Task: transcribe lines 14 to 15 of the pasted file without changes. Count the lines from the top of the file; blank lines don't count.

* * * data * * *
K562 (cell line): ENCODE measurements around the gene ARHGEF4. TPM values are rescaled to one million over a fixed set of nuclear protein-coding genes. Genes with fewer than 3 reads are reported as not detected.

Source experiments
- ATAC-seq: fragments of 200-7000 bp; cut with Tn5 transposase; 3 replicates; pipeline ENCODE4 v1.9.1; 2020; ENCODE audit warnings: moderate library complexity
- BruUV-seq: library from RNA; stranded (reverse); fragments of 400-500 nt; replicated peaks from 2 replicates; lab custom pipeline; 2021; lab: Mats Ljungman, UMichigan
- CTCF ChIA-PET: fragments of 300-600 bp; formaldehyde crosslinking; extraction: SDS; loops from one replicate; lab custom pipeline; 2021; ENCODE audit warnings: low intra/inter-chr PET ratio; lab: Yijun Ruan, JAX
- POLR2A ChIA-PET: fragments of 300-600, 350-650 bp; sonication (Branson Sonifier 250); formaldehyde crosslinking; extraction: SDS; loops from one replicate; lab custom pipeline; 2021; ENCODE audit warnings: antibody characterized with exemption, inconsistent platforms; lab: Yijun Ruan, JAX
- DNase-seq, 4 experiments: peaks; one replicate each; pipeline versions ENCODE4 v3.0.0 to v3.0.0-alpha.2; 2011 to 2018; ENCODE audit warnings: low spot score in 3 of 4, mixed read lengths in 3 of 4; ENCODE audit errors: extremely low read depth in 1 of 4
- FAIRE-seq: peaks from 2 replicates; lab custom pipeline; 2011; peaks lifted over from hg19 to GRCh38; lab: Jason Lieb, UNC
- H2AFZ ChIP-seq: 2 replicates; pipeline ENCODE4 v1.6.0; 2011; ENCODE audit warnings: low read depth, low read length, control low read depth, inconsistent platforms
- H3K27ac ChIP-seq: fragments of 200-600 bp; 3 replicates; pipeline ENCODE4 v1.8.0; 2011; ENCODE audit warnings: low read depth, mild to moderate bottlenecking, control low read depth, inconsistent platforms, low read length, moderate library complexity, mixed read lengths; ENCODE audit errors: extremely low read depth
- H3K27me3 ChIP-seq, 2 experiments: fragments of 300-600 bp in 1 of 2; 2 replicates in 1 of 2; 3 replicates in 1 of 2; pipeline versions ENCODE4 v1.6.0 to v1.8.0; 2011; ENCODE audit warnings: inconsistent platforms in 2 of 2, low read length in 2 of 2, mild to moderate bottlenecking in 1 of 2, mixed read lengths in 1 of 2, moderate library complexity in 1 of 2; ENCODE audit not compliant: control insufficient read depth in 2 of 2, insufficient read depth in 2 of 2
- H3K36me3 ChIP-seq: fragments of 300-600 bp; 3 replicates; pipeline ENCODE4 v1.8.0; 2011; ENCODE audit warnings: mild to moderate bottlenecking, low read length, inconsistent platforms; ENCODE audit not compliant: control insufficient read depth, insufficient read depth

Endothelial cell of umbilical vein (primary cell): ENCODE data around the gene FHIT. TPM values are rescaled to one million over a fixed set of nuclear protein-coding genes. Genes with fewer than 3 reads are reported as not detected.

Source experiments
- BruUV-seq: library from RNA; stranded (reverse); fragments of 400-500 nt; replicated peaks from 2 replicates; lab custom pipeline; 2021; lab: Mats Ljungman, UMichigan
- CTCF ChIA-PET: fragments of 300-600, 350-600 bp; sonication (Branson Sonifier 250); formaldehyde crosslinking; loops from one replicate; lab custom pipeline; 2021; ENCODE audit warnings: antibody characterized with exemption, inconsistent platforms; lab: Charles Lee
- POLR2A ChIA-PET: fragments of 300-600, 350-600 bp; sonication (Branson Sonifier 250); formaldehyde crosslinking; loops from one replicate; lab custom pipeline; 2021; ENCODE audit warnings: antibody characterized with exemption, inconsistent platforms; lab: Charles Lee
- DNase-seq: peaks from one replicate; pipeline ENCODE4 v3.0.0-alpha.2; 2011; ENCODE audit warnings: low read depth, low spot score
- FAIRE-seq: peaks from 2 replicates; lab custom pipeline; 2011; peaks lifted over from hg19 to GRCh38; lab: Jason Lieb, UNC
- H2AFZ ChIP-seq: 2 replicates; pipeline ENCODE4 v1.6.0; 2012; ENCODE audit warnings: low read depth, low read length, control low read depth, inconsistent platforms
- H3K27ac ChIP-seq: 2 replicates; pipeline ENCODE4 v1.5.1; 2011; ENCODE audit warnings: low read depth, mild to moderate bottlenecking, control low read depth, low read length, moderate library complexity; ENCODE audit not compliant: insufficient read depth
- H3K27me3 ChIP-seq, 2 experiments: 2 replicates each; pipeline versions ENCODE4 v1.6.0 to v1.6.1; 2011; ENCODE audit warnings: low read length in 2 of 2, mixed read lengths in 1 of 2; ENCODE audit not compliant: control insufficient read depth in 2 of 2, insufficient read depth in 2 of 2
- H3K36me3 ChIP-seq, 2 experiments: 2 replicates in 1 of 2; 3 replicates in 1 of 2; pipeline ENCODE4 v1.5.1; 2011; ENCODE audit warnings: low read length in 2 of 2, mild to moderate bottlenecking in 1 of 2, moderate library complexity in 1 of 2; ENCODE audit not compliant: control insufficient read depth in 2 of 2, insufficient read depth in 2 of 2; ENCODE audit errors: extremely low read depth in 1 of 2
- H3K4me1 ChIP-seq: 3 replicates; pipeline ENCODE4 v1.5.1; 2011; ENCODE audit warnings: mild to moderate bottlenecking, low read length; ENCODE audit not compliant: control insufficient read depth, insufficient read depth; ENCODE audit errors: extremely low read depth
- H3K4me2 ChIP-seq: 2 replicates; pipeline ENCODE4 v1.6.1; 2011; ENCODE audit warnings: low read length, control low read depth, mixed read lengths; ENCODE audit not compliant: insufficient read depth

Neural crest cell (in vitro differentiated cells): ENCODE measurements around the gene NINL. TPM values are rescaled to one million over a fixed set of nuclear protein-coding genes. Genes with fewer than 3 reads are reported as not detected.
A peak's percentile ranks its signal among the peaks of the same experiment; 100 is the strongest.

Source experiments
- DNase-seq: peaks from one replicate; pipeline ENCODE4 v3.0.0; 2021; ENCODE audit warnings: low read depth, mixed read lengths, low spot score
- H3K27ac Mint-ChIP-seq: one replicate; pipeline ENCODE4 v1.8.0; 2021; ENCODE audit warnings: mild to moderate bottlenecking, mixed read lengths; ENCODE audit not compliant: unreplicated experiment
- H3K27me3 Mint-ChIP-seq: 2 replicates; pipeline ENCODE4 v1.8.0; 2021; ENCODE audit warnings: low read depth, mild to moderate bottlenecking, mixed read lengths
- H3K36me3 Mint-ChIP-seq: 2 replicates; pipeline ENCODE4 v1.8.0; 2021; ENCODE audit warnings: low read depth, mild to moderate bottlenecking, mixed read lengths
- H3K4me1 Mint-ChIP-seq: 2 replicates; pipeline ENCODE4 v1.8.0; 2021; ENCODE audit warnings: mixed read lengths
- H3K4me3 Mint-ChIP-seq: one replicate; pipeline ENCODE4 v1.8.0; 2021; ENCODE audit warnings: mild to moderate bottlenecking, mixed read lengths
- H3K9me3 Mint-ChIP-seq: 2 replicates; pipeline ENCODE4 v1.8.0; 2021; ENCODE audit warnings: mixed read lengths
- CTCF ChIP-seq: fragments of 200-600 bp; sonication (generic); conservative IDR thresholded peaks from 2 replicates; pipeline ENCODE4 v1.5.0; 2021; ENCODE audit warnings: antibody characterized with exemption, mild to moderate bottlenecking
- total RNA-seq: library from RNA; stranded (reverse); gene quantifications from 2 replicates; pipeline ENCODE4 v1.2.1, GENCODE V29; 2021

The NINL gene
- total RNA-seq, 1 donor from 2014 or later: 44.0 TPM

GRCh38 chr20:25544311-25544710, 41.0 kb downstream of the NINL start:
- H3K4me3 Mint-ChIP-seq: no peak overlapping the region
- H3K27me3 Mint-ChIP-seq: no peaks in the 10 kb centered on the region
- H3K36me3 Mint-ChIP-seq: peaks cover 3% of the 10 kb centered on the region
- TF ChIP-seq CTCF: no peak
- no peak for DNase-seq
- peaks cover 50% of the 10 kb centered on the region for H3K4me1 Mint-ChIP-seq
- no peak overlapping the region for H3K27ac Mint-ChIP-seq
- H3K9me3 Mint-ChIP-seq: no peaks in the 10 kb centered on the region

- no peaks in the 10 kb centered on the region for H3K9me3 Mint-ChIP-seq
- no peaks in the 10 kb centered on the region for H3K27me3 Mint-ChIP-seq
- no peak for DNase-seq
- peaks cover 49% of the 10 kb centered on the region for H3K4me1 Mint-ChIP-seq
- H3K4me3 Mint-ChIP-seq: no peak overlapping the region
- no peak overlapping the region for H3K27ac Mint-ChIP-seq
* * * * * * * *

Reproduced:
Source experiments
- BruUV-seq: library from RNA; stranded (reverse); fragments of 400-500 nt; replicated peaks from 2 replicates; lab custom pipeline; 2021; lab: Mats Ljungman, UMichigan